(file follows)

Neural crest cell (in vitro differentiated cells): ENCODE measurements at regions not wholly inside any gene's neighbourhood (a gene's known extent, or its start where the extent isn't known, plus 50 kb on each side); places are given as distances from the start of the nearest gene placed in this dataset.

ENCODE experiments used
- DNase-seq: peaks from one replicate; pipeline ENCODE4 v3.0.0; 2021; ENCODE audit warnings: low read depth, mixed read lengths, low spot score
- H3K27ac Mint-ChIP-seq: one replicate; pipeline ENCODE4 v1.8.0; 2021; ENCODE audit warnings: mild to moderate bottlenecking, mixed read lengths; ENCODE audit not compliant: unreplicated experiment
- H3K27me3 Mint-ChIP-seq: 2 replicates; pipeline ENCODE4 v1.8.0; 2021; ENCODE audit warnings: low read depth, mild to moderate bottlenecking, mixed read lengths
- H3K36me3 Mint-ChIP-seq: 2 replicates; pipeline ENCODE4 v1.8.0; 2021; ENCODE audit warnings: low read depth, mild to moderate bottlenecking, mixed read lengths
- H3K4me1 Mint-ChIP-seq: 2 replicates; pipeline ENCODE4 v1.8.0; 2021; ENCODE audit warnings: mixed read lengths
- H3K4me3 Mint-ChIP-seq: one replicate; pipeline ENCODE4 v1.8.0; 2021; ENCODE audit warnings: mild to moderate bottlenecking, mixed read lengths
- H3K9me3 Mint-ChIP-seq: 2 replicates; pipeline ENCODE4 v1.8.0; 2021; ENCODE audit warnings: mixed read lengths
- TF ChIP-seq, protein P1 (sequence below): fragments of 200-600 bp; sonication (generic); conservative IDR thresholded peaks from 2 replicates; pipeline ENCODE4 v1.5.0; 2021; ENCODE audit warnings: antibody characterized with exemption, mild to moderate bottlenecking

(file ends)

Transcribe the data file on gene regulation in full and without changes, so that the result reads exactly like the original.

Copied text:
Neural crest cell (in vitro differentiated cells): ENCODE measurements at regions not wholly inside any gene's neighbourhood (a gene's known extent, or its start where the extent isn't known, plus 50 kb on each side); places are given as distances from the start of the nearest gene placed in this dataset.

ENCODE experiments used
- DNase-seq: peaks from one replicate; pipeline ENCODE4 v3.0.0; 2021; ENCODE audit warnings: low read depth, mixed read lengths, low spot score
- H3K27ac Mint-ChIP-seq: one replicate; pipeline ENCODE4 v1.8.0; 2021; ENCODE audit warnings: mild to moderate bottlenecking, mixed read lengths; ENCODE audit not compliant: unreplicated experiment
- H3K27me3 Mint-ChIP-seq: 2 replicates; pipeline ENCODE4 v1.8.0; 2021; ENCODE audit warnings: low read depth, mild to moderate bottlenecking, mixed read lengths
- H3K36me3 Mint-ChIP-seq: 2 replicates; pipeline ENCODE4 v1.8.0; 2021; ENCODE audit warnings: low read depth, mild to moderate bottlenecking, mixed read lengths
- H3K4me1 Mint-ChIP-seq: 2 replicates; pipeline ENCODE4 v1.8.0; 2021; ENCODE audit warnings: mixed read lengths
- H3K4me3 Mint-ChIP-seq: one replicate; pipeline ENCODE4 v1.8.0; 2021; ENCODE audit warnings: mild to moderate bottlenecking, mixed read lengths
- H3K9me3 Mint-ChIP-seq: 2 replicates; pipeline ENCODE4 v1.8.0; 2021; ENCODE audit warnings: mixed read lengths
- TF ChIP-seq, protein P1 (sequence below): fragments of 200-600 bp; sonication (generic); conservative IDR thresholded peaks from 2 replicates; pipeline ENCODE4 v1.5.0; 2021; ENCODE audit warnings: antibody characterized with exemption, mild to moderate bottlenecking